RealTime IT News

Melbourne IT Fights the Naming Slump

[Sydney, AUSTRALIA] In an open briefing to the ASX, Melbourne IT has refuted its critics, claiming diversified business activities will rescue the company from a slump in the registration market.

CEO Adrian Kloeden told analyst CorporateFile.com that although it depended on its registrar business unit for 72 percent of revenue and 96 percent of earnings in 1999, a dramatic slump in domain name registrations did not threaten the business.

"The dramatic slowing was in the generic top level domain (gTLD) product, for example, .com, .net, .org," said Kloeden. "INWW's product offering has recently become more diverse, with the introduction of multilingual domain names for Chinese, Japanese and Korean character sets and domain name portfolio management services. So our reliance on the traditional gTLDs is becoming less pronounced."

Melbourne IT was also successful in its bid to register the new gTLD, .biz, which it launched in conjuction with fellow registry NeuStar. Kloeden emphasised, however, that domain names would no longer form the company's focus.

"Apart from INWW, Melbourne IT also has three other operating units that have the capacity to build significant revenue and earnings and broaden the base of our registrar business."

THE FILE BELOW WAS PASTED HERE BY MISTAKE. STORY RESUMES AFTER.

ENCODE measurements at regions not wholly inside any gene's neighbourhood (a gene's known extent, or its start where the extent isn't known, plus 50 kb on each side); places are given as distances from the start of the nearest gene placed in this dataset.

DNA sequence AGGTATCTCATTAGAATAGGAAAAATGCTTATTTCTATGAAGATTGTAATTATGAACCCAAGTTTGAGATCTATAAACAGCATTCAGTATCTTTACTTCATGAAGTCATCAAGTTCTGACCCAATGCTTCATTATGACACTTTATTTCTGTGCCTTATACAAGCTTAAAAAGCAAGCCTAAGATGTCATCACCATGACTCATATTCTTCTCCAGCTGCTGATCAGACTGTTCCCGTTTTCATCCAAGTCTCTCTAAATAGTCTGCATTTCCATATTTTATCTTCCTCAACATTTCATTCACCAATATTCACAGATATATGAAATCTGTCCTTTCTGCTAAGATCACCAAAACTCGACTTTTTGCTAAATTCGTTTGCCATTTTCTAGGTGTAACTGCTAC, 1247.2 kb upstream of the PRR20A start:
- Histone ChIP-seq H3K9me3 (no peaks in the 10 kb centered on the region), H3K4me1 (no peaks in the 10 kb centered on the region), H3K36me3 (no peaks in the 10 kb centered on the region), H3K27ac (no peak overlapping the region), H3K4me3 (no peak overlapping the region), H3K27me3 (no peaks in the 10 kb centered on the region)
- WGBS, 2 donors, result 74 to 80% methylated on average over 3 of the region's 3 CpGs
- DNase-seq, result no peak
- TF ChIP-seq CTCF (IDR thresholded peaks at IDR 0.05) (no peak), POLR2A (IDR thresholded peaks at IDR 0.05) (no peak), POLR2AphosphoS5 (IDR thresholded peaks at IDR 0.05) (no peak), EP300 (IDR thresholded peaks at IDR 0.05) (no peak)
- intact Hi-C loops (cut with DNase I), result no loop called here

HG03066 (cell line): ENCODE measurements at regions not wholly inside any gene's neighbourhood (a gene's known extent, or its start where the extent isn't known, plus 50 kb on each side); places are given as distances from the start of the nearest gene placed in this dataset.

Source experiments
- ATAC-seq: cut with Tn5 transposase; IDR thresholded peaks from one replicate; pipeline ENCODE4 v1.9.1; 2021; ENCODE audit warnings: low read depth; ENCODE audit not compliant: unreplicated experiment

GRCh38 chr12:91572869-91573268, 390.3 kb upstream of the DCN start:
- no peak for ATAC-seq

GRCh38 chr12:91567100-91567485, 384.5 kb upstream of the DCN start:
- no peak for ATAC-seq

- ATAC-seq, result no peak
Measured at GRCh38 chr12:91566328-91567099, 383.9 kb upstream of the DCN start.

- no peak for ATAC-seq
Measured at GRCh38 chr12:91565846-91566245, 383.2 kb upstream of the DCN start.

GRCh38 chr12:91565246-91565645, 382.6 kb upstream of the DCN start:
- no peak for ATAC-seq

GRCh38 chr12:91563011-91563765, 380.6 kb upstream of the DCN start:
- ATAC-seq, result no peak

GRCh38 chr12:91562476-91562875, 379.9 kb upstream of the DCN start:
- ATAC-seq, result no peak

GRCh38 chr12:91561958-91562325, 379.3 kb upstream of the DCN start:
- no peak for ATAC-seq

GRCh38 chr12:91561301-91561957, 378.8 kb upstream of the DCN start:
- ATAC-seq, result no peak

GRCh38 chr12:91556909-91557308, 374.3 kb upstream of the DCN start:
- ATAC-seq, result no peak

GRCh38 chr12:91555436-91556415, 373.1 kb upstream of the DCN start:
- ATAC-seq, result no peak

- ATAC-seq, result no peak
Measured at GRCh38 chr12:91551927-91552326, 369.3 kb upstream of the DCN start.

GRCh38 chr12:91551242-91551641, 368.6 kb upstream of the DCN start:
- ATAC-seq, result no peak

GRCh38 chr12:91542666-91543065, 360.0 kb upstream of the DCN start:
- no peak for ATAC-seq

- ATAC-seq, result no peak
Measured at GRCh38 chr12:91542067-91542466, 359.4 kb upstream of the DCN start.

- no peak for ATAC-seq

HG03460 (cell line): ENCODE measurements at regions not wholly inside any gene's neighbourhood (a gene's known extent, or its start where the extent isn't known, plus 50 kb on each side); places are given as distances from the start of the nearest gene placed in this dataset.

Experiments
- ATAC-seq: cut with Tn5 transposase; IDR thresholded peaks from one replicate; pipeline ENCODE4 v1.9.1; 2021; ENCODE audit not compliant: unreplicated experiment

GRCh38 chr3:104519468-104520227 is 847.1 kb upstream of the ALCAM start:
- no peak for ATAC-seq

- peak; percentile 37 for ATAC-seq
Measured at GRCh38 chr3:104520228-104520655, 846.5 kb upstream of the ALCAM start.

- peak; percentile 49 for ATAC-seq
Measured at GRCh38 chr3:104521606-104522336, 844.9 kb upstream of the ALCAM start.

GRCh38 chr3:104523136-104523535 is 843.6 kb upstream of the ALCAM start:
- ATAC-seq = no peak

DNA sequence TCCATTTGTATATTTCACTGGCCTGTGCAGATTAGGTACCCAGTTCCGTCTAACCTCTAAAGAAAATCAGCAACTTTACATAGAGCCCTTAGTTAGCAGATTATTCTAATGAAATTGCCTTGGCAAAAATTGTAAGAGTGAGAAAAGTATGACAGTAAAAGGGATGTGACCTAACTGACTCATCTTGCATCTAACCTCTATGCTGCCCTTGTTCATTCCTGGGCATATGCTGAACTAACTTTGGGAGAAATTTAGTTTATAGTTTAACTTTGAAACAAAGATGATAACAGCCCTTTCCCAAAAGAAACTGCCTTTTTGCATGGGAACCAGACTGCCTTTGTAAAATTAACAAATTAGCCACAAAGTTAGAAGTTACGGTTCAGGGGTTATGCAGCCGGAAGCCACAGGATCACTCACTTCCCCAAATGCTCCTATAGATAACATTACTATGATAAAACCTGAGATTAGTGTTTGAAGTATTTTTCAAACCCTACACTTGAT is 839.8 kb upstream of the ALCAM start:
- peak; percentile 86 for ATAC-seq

The company has recently launched its Advanced Services Application Centre (ASAC), a joint venture with Ericsson to develop software for mobile e-commerce and for Melbourne IT's own registration business. Other business activities listed by Kloeden included the company's 35 percent-owned technology incubator business. "And there's a potential registry business, NeuLevel," he said, referring to the joint venture Melbourne IT hopes to establish to market .biz.

Kloeden claimed that his appointment as CEO (replacing Professor Peter Gerrand) had renewed the business's viability. "With the flurry of activity earlier this year in the gTLD market, Melbourne IT had lost some of its focus. I have reintroduced that focus. We can't do everything, but we can do a few things well," Kloeden said.

Melbourne IT cut staffing costs by 30 percent mid year as domain registrations slowed, a move which Kloeden said was motivated by a "growing mismatch between revenue and costs in the registrar business...A change in skill mix also came out of the review," he said.

When asked if the company would remain cash-flow positive in the short to medium term, Kloeden responded by saying the company was "in good shape" in terms of operational cash flow. "We don't need the current level of cash for our existing registrar business," he claimed. "But that cash provides opportunities for building our other businesses."

The biggest threat facing Melbourne IT locally could be the introduction of competition in registration of .com.au domain names. Kloeden confirmed that Melbourne IT will continue to register the names post-competition. "We're looking at other opportunities in the .com.au space. They include corporate domain services such as protection of a company's online trading identity, which we're in the early stage of developing with some major Australian institutions. So non-traditional relationships are being forged and we're re-defining our registrar role."